August 2, 2011 (Chris Moore)
Consumer confidence tumbled in July to its lowest level since early 2009 as financial uncertainty leads consumers to expect a slowdown in future economc growth according to the latest Surveys of Consumers by Reuters/University of Michigan.
Consumers were much more negative about the prospect of economic growth in July with the unemployment rate expected to rise twice as frequently as decline.
Not only did consumers view current finances as quite bleak, but their view in both the year ahead and over the next five years reflected the same sentiment.
The majority of the consumers anticipated no income increases with just one in ten anticipating inflation-adjusted income gains during the year ahead, forcing consumers to reduce planned discretionary spending. The one bright note in July, inflation expectations fell.
Financial expectations were even more dismal in the long term with 60 percent of the consumers expecting no financial improvement over the next five years and a whopping 80 percent anticipating no financial improvement over the next year.
When it came to vehicle buying plans, favorable buying attitudes fell to levels last seen at the height of the last recession in 2008. Favorable buying attitudes fell to 53 percent in July, dropping from 58 percent in the previous month and down from 62 percent in July of last year.
Consumer’s most voiced concerns in the survey were heightened uncertainty about future income and job prospects.
All three indices that make up the Index of Leading Economic Indicators registered large declines in July.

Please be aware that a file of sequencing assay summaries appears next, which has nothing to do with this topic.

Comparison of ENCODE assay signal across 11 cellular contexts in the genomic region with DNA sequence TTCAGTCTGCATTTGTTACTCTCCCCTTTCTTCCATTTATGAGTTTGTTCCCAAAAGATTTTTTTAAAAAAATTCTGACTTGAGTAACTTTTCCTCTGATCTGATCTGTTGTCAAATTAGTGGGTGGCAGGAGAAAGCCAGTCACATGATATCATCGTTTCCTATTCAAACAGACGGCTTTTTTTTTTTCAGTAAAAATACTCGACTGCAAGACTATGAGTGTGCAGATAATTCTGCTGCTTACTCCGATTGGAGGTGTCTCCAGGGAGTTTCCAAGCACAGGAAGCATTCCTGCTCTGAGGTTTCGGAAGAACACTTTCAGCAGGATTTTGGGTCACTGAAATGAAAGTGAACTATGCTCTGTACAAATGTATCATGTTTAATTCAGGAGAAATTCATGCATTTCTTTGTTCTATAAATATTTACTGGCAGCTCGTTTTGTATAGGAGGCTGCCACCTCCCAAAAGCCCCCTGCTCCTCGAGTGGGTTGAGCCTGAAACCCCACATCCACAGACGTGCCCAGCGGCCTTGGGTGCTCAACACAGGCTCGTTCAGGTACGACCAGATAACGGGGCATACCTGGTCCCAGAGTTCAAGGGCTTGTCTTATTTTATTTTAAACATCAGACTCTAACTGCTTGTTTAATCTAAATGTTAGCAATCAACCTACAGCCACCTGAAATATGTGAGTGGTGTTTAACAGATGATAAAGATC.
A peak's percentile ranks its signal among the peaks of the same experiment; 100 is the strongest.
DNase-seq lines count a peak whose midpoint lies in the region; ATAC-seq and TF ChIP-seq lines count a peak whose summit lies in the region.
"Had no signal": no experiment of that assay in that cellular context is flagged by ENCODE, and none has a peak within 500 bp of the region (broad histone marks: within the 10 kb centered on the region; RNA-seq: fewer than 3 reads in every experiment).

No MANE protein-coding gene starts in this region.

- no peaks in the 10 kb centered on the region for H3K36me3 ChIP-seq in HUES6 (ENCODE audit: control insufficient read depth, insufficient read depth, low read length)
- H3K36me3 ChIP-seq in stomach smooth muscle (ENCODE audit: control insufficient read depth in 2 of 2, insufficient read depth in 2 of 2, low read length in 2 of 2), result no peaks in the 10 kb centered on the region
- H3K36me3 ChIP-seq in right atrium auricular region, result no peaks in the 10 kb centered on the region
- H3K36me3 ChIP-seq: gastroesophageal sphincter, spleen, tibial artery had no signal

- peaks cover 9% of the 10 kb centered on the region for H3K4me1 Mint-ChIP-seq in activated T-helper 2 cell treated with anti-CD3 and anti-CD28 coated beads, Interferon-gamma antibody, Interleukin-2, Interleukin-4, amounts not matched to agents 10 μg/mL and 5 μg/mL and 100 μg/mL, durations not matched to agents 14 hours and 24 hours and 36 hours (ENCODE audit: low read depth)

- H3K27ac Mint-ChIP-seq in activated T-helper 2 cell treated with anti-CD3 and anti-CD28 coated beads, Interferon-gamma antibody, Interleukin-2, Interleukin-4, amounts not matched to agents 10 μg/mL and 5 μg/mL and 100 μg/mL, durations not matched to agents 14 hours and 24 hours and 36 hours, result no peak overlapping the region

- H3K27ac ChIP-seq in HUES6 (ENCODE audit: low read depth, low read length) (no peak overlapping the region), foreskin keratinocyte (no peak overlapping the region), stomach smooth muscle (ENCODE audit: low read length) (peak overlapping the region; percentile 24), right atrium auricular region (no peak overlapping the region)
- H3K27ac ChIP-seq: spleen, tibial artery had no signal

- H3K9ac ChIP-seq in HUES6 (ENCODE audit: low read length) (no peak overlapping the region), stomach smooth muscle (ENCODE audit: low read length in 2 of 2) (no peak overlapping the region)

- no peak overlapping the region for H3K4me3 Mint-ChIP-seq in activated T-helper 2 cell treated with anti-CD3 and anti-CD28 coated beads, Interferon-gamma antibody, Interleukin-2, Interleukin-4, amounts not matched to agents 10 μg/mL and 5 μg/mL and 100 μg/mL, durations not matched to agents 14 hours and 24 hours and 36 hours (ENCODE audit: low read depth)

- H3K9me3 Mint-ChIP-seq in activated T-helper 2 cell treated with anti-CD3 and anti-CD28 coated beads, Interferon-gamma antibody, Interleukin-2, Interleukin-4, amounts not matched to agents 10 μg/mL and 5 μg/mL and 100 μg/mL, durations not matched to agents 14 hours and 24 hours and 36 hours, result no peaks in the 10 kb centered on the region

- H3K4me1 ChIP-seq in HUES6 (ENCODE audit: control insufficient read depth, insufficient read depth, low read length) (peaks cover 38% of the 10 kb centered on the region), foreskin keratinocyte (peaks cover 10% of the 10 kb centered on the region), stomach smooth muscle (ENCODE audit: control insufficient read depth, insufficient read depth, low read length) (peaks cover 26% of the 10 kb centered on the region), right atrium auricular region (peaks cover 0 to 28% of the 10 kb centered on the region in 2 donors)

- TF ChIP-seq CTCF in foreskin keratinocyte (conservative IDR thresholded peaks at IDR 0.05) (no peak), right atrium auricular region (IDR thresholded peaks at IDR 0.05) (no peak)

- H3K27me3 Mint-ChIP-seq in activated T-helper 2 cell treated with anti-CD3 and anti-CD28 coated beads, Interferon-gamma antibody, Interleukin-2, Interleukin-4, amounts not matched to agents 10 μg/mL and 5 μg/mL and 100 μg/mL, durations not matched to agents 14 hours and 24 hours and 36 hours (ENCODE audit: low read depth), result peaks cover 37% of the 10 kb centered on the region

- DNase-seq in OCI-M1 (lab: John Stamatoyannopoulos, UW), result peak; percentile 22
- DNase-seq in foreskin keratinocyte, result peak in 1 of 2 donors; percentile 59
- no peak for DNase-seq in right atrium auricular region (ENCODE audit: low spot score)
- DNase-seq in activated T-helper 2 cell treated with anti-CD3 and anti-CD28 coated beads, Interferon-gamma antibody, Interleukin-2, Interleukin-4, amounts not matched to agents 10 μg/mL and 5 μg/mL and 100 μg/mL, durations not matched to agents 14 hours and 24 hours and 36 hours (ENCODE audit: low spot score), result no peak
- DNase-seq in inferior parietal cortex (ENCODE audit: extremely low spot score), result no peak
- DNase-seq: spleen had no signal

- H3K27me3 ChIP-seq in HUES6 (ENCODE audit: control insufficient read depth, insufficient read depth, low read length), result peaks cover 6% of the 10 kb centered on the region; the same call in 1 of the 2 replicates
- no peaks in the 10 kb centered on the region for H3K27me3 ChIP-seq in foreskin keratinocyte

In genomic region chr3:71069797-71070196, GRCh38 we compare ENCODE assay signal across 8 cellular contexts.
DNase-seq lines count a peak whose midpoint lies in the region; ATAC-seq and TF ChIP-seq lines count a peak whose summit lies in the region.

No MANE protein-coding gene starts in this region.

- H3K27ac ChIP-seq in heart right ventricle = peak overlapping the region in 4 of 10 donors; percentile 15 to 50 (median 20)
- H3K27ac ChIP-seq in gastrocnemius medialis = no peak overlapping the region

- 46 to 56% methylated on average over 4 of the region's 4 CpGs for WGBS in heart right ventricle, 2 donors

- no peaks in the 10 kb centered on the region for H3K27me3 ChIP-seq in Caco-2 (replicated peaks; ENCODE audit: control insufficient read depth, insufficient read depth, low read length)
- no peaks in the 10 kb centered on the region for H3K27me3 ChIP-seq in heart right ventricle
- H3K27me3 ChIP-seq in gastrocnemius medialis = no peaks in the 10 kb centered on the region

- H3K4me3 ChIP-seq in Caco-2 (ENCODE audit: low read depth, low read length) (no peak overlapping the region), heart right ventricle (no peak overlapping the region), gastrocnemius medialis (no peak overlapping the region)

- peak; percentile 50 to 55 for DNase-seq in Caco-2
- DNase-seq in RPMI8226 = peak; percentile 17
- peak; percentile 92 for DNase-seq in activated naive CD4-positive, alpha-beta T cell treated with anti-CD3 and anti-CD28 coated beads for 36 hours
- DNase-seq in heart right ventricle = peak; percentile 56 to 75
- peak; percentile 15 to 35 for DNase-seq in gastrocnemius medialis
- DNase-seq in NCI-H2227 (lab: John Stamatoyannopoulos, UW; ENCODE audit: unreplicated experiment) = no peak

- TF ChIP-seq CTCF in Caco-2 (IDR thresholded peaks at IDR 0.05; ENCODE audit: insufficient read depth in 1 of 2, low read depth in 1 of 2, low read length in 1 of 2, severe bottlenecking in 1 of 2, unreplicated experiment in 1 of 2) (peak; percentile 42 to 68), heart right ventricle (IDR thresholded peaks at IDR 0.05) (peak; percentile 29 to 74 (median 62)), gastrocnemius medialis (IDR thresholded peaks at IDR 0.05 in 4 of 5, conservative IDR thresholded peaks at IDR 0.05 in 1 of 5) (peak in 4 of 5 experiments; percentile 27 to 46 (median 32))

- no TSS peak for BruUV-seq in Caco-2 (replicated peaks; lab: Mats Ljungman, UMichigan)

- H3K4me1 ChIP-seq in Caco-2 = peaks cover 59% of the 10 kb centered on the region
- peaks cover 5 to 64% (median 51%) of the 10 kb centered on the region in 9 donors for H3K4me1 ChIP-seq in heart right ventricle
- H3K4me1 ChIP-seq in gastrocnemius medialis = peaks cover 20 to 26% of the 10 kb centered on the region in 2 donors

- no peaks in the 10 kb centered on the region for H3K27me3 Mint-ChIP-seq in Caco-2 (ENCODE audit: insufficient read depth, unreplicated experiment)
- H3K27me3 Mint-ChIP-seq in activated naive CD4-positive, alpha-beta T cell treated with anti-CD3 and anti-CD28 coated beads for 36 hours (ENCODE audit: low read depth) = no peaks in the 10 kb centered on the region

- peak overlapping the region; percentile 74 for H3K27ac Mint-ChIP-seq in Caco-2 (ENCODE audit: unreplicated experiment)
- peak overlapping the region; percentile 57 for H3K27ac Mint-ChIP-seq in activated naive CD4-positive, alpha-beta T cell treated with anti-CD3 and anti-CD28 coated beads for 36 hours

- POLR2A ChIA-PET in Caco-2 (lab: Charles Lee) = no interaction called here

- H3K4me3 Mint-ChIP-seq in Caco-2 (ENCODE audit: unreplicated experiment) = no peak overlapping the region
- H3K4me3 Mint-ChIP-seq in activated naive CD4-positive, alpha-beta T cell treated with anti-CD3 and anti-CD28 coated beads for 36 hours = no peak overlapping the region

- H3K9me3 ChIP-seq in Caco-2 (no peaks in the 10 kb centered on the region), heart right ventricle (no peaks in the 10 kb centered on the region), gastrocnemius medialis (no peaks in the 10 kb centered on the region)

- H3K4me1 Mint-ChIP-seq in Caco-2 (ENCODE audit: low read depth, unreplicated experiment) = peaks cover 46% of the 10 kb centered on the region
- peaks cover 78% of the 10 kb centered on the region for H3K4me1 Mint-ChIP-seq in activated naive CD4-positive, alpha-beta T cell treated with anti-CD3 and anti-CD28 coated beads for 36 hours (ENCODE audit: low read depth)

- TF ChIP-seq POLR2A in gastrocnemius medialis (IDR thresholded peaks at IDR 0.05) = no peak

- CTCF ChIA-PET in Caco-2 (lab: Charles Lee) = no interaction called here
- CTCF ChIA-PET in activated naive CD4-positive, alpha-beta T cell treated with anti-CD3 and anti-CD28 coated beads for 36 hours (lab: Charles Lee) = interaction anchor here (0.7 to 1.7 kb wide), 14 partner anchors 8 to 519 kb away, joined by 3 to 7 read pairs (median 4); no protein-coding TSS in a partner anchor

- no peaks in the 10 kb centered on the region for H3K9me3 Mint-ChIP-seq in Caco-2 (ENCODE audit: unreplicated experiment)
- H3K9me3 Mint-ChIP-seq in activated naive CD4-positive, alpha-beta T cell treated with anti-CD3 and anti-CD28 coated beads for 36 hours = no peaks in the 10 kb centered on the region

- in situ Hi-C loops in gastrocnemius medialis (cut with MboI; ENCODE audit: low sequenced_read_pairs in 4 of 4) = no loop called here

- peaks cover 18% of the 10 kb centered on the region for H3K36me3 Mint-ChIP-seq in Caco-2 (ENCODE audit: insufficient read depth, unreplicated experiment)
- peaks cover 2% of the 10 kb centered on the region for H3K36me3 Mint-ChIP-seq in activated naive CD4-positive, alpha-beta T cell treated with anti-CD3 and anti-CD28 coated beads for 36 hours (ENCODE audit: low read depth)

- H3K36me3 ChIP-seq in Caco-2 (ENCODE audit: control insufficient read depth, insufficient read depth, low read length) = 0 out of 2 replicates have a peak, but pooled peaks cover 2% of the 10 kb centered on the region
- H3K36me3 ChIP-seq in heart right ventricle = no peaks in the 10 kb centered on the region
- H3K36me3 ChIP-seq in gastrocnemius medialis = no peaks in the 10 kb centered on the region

The Sentiment Index fell to 63.7 in July from 71.5 in June and down from 67.8 in July of last year. The Expectations Index was 56.0 in July, down from 64.8 in June and also down from 62.3 in July 2010. The Current Conditions Index fell to 75.8 in July from 82.0 in June and down slightly from 76.5 in July of last year.
Richard Curtin, Surveys of Consumers chief economist said, “Consumers continued to view their finances in quite bleak terms both for the year ahead as well as over the next five years. The absence of positive near and longer term financial expectations has turned consumer resilience into consumer fragility at the first signs of renewed adversity. The data indicate that spending will be barely higher in the second half than in the first half of 2011.”
Tags: Surveys of Consumers, Reuters/University of Michigan, consumers, economic slowdown, finances, planned discretionary spending, income gains, financial expectations
Reuters/University of Michigan